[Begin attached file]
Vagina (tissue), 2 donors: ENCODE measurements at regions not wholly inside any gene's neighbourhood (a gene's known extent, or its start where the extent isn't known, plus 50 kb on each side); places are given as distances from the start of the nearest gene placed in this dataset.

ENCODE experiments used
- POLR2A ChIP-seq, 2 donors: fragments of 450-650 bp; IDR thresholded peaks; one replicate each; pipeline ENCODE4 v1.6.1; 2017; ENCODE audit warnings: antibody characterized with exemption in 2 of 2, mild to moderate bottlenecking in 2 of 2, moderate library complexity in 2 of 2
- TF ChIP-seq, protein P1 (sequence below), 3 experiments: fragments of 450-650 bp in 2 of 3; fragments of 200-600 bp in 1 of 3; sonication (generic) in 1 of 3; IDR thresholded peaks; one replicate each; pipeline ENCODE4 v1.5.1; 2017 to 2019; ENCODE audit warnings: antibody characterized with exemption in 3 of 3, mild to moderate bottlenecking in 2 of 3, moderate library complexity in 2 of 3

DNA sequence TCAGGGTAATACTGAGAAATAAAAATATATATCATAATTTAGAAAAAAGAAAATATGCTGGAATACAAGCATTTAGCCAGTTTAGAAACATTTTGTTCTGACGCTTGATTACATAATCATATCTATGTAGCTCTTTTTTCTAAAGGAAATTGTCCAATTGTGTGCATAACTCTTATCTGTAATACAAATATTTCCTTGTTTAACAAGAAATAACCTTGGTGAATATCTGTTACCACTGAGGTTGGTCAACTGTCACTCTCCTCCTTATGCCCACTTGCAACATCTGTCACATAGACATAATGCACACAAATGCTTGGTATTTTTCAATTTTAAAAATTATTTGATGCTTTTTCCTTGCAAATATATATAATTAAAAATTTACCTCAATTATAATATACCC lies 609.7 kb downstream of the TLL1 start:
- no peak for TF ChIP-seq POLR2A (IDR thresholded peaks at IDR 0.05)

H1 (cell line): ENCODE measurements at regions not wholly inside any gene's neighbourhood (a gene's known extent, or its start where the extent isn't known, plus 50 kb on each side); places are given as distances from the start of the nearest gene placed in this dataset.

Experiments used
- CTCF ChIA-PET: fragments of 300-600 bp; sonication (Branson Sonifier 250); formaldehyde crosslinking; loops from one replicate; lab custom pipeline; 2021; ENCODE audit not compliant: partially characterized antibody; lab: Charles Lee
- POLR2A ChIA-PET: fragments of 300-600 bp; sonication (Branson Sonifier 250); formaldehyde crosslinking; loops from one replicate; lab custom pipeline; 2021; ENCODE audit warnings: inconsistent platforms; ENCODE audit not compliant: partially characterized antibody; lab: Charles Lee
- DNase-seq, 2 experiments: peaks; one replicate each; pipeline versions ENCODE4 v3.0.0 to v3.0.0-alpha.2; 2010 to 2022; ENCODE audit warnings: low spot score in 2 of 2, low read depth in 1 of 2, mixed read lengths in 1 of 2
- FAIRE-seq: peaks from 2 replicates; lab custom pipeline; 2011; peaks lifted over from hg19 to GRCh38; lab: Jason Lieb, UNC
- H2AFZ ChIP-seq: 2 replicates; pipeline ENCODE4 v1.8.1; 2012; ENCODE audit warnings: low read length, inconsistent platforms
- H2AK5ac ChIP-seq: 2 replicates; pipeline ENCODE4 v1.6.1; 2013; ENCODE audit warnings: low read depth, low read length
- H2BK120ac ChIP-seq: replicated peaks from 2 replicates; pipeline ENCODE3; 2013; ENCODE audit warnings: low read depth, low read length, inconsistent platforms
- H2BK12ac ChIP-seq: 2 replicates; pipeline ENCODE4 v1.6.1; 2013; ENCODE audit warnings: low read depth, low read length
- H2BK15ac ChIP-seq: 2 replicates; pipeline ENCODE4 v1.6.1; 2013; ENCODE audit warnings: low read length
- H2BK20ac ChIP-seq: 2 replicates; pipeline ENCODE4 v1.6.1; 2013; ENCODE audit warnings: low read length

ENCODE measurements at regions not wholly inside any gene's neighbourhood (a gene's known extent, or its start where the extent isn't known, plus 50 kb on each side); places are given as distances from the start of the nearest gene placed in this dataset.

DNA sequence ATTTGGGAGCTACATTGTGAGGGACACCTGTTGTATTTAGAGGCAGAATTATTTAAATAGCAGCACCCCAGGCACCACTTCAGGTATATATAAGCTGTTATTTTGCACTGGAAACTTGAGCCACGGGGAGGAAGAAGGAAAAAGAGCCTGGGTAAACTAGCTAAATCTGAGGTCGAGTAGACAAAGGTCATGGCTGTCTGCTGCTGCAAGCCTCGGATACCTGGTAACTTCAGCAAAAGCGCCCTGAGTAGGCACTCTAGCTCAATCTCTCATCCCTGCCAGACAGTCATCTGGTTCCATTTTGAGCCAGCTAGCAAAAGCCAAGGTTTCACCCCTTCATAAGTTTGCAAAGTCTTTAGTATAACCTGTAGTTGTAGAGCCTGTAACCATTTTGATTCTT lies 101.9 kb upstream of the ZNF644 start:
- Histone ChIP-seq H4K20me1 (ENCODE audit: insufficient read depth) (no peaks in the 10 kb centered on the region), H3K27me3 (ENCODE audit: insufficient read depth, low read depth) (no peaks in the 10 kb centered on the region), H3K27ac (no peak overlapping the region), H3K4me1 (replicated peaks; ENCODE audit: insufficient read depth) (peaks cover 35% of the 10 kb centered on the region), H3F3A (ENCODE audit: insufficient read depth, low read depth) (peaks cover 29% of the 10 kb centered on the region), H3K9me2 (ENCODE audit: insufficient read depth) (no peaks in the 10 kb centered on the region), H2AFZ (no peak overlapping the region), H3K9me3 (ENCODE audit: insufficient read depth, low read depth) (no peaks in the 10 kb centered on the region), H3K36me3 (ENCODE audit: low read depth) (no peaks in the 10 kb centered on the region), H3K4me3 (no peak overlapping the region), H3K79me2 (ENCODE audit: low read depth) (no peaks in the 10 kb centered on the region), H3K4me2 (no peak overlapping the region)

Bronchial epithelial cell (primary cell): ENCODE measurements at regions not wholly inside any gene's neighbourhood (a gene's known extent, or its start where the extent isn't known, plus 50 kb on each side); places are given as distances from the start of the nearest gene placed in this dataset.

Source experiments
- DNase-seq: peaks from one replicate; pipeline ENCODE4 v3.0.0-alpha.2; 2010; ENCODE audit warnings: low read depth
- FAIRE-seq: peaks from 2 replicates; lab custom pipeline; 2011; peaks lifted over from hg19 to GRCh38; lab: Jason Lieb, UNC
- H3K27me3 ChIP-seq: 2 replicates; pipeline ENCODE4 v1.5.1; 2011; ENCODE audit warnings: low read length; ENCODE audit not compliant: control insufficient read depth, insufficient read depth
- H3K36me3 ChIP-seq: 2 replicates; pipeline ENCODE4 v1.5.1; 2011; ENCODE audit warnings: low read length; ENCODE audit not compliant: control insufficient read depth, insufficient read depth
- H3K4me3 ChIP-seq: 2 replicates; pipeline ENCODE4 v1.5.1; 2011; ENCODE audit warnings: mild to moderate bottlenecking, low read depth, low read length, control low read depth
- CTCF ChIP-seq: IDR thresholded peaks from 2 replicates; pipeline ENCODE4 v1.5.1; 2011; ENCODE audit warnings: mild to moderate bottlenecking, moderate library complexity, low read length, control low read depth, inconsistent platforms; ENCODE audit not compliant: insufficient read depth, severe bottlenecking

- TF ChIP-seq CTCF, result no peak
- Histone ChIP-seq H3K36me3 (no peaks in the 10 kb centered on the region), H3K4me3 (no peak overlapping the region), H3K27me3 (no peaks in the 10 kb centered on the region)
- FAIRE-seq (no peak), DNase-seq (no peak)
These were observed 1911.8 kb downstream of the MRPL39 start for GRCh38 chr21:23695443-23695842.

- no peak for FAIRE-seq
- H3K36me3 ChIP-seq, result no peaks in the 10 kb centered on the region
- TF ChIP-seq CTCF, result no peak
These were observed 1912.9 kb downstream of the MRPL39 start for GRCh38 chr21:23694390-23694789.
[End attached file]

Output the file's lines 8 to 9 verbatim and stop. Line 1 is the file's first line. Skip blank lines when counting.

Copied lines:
Experiments used
- CTCF ChIA-PET: fragments of 300-600 bp; sonication (Branson Sonifier 250); formaldehyde crosslinking; loops from one replicate; lab custom pipeline; 2021; ENCODE audit not compliant: partially characterized antibody; lab: Charles Lee